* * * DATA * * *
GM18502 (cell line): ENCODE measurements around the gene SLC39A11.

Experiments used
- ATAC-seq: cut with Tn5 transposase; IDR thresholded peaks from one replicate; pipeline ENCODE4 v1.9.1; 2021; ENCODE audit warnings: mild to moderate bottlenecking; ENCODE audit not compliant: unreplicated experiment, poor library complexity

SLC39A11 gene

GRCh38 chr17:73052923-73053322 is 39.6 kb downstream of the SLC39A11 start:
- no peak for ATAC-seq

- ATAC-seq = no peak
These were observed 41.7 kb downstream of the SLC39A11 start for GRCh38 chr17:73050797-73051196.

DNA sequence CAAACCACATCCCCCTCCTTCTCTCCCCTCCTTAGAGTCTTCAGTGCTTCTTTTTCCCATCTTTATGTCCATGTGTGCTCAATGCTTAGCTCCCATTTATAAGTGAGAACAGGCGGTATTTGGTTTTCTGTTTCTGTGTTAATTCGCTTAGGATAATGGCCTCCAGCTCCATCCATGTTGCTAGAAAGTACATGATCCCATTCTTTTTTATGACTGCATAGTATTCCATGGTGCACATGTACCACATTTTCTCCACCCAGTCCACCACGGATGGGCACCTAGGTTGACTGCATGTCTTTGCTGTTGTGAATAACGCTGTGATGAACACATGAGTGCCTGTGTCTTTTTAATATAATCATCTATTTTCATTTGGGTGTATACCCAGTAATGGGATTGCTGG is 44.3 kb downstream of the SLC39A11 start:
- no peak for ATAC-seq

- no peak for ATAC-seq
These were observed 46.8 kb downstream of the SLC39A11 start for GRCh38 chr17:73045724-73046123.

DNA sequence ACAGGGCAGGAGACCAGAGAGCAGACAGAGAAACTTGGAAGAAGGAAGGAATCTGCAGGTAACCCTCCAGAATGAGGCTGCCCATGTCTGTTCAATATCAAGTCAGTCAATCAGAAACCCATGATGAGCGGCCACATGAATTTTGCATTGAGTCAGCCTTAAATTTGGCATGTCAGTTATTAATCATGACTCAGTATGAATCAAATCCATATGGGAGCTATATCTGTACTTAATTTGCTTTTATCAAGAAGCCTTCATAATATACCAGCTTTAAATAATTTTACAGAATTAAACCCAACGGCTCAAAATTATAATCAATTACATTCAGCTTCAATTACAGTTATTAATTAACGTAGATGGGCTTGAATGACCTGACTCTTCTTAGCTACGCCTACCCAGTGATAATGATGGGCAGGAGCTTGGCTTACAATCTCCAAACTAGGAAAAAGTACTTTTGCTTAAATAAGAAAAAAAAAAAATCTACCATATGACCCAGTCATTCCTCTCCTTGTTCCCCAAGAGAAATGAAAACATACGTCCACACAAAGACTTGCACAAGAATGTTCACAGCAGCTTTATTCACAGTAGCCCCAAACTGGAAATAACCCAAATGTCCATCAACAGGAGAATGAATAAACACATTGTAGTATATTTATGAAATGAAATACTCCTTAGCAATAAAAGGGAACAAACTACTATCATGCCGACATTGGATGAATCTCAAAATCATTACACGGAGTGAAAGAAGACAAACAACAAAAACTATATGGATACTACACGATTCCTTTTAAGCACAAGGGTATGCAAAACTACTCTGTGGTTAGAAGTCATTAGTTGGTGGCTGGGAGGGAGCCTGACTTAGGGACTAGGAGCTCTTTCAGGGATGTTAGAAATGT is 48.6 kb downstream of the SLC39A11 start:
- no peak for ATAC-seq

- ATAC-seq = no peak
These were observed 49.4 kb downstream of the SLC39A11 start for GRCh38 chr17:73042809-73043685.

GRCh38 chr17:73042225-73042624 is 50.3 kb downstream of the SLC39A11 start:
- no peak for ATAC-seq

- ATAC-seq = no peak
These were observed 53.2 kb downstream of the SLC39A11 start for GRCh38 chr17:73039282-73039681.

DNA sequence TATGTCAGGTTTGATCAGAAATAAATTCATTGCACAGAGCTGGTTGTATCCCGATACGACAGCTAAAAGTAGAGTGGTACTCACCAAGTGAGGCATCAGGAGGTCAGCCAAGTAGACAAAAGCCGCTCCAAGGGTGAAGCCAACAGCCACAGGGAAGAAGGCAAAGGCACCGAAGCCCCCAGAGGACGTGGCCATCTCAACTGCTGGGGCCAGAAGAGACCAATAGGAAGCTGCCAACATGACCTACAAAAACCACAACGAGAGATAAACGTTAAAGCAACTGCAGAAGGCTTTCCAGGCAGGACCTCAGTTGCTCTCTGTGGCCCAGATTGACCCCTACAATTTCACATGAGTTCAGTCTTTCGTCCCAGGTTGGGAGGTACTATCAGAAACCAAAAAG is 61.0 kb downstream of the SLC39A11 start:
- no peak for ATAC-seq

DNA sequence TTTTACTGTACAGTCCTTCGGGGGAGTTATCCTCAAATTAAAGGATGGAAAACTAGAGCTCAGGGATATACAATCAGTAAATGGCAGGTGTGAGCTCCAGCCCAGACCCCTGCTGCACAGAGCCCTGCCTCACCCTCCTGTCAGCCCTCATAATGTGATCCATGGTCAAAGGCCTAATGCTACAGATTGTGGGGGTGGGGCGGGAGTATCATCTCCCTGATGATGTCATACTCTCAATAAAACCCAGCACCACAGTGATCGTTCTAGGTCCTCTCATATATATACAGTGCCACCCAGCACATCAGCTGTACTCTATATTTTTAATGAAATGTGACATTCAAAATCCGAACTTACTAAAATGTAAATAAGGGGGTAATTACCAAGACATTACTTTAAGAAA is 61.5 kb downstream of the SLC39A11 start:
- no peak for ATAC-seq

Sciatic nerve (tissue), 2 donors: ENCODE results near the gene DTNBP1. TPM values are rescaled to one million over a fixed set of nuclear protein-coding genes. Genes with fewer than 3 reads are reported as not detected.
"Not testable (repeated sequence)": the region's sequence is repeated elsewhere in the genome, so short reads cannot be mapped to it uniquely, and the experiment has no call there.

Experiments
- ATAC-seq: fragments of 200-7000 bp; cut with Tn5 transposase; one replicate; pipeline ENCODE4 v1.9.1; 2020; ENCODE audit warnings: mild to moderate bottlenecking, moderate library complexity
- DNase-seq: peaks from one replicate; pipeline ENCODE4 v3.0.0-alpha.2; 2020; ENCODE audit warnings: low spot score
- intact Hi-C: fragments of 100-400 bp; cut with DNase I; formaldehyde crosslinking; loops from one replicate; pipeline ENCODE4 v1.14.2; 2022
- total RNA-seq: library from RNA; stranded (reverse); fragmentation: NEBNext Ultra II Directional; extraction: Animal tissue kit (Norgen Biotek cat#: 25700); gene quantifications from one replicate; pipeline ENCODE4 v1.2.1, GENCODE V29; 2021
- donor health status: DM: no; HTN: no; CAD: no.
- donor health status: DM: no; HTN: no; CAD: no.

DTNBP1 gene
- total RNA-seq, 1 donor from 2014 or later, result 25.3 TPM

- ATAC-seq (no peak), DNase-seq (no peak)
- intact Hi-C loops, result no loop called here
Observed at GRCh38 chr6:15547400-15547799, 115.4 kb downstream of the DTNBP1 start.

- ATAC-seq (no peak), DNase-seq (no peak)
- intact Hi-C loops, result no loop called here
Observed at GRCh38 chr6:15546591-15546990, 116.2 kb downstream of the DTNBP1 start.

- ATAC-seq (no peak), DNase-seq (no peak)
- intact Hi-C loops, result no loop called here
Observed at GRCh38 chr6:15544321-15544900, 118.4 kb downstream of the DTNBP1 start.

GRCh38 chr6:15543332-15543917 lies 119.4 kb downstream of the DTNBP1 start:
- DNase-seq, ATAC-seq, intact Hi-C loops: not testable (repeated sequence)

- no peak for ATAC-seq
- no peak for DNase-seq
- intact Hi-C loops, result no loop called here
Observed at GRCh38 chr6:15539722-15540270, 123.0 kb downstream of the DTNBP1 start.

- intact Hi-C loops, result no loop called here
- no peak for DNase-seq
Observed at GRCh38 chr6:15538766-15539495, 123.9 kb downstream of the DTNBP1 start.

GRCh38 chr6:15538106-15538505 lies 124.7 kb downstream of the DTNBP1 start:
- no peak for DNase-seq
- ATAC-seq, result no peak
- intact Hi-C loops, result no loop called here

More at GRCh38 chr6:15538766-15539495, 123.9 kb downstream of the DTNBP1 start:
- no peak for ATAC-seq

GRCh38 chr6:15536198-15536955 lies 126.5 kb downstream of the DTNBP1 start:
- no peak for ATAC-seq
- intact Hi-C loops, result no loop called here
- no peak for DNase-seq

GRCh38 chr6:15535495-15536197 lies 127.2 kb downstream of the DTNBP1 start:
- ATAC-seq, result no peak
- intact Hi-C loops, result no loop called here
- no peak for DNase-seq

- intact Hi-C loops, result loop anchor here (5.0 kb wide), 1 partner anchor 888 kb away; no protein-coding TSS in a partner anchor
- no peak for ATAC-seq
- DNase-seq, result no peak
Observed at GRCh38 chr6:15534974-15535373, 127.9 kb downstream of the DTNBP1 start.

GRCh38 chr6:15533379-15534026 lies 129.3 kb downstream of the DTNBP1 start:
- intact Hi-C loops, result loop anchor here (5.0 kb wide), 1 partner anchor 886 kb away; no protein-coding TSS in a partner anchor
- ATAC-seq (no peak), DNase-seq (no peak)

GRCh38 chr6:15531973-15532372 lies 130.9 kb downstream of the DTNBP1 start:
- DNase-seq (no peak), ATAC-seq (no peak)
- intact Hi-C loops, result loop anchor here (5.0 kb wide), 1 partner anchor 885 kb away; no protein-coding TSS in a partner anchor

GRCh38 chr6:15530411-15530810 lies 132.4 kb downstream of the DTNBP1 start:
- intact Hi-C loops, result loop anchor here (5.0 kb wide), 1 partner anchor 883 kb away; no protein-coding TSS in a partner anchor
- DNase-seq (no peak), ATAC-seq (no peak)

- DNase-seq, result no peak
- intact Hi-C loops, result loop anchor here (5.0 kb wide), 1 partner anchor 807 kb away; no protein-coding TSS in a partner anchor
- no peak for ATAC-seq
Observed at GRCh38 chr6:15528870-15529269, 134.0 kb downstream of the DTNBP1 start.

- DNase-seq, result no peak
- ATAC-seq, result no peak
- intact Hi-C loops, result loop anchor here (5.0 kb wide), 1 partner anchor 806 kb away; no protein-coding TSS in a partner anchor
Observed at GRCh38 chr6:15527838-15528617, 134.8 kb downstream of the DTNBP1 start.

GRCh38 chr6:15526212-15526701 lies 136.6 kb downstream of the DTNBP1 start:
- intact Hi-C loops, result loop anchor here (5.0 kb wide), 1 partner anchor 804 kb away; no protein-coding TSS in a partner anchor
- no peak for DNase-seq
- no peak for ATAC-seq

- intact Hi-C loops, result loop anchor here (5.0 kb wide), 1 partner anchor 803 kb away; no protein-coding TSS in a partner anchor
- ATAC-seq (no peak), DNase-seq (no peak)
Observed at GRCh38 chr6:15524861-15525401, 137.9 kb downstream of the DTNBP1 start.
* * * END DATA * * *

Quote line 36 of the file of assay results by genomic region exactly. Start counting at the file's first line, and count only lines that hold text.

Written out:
- ATAC-seq (no peak), DNase-seq (no peak)